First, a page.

“I've read A DASH OF STYLE by Noah Lukeman: but I am far from done with it. This is not a rule book, neither is it a delightful series of stories about
commas and colons. (Not that it's not delightful.) This is what we writers have been waiting for -- a book that takes the straight jacket off of punctuation
and instead offers it up as a series of creative writing tools. Complete with exercises that make you think, rethink, consider and see your own work in a new
light; Lukeman's wit and insight make this an instant classic.”
DASH OF STYLE is the contemporary book on the subject. It puts plunk down everything you need to know about punctuation in one place where you can find
“A DASH OF STYLE reinforces the notion that punctuation is an essential aspect of fiction (as well as other creative genres). It is not only instructive in terms of how punctuation can be used, which in itself makes it worth reading, but it demonstrates (often with the use of fine examples drawn from great works of literature) how much punctuation contributes to the true character of a piece of writing. It is a terrific book. In fact, it's flawless.”
A DASH OF STYLE in two sittings. It is very lucid, wonderfully written, and flexible. It explains simply, giving clear, concrete examples, both from the quotidian and from great literature. The sections on the colon and semicolon are the best I’ve ever seen. It's also a damn good read, as well as being pithy, elegant, smart, and absolutely unpretentious. The writing is lively and vivid throughout. Nabokov said somewhere that if you pick up a line of prose and it tingles, then you know
it's alive. The prose tingles throughout, and we never feel we’re reading a book about punctuation at all. Best of all, it never condescends to or makes the reader feel stupid. It’s wise, funny, entertaining, and my students could gain so much from it. That I think is the highest praise you could offer such a book.”
“A DASH OF STYLE is a book about punctuation that is actually a book about writing itself. Lukeman gives the lie to the idea that learning grammar and punctuation don’t improve writing. Most punctuation books are indifferent to the quality of the examples chosen, but Lukeman shows punctuation working within the context of real writing, glorious writing. Reading this book, you can’t tell whether you’re learning how writers write or how punctuation works—which is, of course, precisely the point. College students, creative writing students, teachers frustrated with boring punctuation exercises, and all writers who simply want to be reminded of the intimate connection between punctuation and powerful writing ought to read this
“At long last, we writers and writing teachers, lesser lords, perhaps, of punctuation, have something to really celebrate!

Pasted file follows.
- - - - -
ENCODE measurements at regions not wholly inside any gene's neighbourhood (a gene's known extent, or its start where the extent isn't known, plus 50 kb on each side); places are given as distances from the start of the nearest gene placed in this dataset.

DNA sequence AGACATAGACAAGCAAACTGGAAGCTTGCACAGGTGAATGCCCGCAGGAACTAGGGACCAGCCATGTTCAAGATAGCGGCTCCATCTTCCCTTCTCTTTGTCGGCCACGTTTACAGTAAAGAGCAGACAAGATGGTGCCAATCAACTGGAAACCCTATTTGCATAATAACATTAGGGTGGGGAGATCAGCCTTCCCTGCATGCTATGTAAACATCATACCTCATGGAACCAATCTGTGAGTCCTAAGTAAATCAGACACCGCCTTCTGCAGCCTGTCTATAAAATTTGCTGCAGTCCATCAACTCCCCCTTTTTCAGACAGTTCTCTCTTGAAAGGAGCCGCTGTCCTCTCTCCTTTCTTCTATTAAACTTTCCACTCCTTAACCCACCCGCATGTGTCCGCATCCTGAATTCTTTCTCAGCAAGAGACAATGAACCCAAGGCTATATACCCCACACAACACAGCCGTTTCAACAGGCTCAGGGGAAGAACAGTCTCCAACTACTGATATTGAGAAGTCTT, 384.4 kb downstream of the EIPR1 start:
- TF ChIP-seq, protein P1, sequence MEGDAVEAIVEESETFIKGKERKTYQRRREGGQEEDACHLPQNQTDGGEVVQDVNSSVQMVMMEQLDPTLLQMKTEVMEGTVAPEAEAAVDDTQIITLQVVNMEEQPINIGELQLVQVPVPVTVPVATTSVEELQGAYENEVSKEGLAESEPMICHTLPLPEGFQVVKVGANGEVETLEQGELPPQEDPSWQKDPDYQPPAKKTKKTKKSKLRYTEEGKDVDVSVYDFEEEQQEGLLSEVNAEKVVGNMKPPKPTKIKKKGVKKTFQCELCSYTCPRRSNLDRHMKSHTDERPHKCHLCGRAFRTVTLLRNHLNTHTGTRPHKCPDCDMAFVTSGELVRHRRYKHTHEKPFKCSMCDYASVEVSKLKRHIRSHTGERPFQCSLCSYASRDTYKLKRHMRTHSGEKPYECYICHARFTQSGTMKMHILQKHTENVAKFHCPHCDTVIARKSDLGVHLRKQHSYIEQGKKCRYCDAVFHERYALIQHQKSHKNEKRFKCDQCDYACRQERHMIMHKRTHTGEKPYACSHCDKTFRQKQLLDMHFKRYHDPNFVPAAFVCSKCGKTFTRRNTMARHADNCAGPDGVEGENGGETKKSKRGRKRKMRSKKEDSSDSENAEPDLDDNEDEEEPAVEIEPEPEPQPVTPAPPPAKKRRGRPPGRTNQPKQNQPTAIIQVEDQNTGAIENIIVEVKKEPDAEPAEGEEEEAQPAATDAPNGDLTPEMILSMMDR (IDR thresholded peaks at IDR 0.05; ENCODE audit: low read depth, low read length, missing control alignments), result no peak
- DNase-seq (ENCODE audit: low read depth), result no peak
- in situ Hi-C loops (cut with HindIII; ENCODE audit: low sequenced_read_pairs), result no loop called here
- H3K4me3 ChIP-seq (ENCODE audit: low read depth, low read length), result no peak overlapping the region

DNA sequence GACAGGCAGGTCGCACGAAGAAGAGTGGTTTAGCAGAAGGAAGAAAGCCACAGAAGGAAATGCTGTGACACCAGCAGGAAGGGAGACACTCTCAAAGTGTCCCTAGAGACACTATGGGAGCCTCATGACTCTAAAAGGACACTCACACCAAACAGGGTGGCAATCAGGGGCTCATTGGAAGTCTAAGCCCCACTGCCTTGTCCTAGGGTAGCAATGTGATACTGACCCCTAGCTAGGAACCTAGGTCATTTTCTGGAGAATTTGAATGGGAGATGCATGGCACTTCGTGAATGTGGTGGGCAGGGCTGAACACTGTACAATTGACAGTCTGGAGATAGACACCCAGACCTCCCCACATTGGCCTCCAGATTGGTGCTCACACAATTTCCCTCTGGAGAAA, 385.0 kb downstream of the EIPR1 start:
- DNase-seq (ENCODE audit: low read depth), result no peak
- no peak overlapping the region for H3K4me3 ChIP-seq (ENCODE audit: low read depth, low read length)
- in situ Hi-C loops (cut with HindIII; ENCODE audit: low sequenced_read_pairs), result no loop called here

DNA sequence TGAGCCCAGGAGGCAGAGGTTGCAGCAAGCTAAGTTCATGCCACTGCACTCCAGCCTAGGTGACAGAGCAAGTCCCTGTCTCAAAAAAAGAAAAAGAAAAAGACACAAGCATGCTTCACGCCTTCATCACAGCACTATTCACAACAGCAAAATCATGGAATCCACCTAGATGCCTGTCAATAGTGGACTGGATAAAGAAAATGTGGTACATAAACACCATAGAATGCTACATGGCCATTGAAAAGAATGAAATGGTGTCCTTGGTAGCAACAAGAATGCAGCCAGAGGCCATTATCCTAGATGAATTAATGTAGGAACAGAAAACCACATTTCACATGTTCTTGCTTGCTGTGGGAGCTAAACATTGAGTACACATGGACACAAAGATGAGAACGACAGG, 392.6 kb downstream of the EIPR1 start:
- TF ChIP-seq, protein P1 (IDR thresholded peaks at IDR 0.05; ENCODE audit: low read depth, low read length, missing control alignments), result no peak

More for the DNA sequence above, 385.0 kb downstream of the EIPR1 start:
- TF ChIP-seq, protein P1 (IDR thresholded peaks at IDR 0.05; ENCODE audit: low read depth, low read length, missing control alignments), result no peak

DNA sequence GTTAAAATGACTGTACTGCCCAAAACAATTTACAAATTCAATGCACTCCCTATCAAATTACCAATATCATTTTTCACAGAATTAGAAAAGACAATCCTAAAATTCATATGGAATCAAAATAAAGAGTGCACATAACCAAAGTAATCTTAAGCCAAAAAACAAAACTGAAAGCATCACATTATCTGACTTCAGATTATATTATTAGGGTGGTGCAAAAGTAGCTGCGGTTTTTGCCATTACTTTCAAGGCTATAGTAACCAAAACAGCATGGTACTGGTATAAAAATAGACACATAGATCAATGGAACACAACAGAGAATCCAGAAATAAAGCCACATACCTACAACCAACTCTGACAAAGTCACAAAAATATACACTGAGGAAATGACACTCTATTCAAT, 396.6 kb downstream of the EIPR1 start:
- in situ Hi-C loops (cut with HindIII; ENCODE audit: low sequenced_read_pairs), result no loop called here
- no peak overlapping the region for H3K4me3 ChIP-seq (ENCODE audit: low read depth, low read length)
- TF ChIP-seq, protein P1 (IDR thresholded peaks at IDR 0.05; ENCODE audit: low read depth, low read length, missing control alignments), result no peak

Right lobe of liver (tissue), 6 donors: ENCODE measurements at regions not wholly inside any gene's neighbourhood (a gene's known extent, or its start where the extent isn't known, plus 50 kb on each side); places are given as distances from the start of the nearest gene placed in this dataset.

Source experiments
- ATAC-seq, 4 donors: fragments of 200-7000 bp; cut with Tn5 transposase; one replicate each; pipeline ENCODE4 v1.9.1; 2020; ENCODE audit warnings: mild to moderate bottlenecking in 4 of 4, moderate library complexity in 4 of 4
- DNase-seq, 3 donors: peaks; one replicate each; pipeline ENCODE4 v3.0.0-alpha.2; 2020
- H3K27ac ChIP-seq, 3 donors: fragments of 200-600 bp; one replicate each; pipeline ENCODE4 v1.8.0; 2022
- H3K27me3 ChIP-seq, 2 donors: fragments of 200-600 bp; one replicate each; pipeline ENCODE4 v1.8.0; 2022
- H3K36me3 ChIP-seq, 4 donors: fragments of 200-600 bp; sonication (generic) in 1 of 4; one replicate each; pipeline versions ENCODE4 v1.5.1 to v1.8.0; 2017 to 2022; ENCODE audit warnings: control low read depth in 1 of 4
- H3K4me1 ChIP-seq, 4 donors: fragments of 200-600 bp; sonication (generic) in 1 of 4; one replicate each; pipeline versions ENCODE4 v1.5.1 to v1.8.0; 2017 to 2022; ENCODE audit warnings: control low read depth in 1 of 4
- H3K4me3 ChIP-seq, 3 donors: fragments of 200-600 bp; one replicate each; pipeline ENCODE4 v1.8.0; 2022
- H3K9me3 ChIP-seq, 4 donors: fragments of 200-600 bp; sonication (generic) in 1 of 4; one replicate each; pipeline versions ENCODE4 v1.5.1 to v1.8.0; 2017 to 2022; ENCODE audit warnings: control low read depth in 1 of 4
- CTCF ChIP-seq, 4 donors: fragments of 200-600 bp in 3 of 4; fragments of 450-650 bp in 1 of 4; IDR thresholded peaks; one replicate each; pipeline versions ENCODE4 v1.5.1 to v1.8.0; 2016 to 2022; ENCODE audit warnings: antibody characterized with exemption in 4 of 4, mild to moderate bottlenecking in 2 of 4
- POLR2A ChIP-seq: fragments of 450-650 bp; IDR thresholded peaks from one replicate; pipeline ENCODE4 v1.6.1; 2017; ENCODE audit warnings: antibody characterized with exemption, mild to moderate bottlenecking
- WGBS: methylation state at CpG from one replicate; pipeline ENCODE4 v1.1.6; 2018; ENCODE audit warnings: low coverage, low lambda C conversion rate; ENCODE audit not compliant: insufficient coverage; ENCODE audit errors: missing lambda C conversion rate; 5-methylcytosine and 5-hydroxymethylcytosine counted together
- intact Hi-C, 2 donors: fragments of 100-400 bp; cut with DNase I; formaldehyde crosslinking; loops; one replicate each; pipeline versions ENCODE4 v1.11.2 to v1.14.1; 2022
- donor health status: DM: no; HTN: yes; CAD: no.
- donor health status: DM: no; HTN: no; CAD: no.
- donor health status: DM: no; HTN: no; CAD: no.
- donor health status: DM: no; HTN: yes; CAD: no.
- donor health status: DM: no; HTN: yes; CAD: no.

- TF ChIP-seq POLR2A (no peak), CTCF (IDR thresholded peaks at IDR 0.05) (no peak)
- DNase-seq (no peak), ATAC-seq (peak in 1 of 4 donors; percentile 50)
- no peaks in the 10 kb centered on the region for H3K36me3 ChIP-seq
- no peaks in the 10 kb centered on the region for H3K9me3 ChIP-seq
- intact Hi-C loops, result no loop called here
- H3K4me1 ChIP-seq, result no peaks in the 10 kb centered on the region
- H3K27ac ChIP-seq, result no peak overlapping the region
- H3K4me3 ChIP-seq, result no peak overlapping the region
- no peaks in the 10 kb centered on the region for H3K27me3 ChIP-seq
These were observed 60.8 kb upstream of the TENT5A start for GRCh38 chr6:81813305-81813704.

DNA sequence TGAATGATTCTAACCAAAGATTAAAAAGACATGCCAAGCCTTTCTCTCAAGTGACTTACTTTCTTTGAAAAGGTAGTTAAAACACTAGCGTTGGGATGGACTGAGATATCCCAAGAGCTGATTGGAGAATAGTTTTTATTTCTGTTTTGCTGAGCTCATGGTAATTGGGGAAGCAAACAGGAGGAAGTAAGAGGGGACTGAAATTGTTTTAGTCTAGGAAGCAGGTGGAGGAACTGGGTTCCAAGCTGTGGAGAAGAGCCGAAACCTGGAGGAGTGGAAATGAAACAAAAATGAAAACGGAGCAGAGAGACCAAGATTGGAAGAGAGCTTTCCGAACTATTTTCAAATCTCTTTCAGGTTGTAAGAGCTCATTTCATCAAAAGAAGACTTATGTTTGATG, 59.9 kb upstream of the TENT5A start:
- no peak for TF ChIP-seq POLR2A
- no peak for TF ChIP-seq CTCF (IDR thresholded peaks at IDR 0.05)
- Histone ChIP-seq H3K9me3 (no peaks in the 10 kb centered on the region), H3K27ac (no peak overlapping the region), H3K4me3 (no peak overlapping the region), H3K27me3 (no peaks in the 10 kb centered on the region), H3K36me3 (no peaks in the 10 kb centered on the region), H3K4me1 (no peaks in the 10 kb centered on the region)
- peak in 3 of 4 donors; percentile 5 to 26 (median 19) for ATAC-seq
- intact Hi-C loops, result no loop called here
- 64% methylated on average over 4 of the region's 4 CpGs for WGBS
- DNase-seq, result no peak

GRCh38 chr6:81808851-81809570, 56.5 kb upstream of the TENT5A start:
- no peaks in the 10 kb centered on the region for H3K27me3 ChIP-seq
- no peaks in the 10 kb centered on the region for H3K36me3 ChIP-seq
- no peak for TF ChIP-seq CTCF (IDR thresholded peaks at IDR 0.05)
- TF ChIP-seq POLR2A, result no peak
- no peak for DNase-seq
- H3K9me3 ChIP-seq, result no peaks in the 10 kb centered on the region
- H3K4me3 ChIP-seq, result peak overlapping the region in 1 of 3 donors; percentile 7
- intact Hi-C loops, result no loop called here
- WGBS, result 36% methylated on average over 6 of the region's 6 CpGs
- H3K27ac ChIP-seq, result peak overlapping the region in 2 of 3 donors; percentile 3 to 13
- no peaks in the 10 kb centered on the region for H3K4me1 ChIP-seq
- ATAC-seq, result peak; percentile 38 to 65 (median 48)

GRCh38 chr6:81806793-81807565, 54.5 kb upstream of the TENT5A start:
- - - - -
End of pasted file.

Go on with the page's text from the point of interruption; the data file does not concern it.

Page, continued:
Lukeman’s A DASH OF STYLE is neither a perfunctory how-to on the art of punctuation, a one-size-fits-all comma manual, nor is it an anecdotally-cute collection of grammatical do’s and don’ts. Lukeman’s A DASH OF STYLE bubbles up from the natural percolation of a life’s-worth of reading by a prodigious reader with perfect pitch. This book is written, pure and simple, out of the author’s obvious and infectious love for literature, and reading it reacquainted me with my own. From Conrad to Camus, from Shakespeare to Shaw, I felt less like I was reading a book on the art of punctuation and more like I was reading these great writers from an intimate’s point of view. My only quarrel is with the author’s mother, who should have produced him twenty years earlier so that I could have used this book for the last twenty years I’ve been teaching fiction
“After teaching literature and writing for ten years at Rutgers University, The University of Iowa, and Clarke College, I thought I knew everything there is to know about teaching punctuation. Lukeman's A DASH OF STYLE taught me otherwise. Whether one wishes to write fiction, poetry, drama, screenplays, or just great English, Lukeman's third book masterfully unveils how punctuation affects the minds and emotions of readers. A DASH OF STYLE needs to be on every aspiring and accomplished author's work
“As both a teacher and creative writer I found A DASH OF STYLE to be as clear and beautifully written as Lukeman’s first two books. Once again, he has composed a text that is perfectly organized, conveys important but subtle truths, and is unique in perspective. I will recommend the book to my students and perhaps give it as a gift to friends who write. A punctuation book for the creative writer. What a great idea.”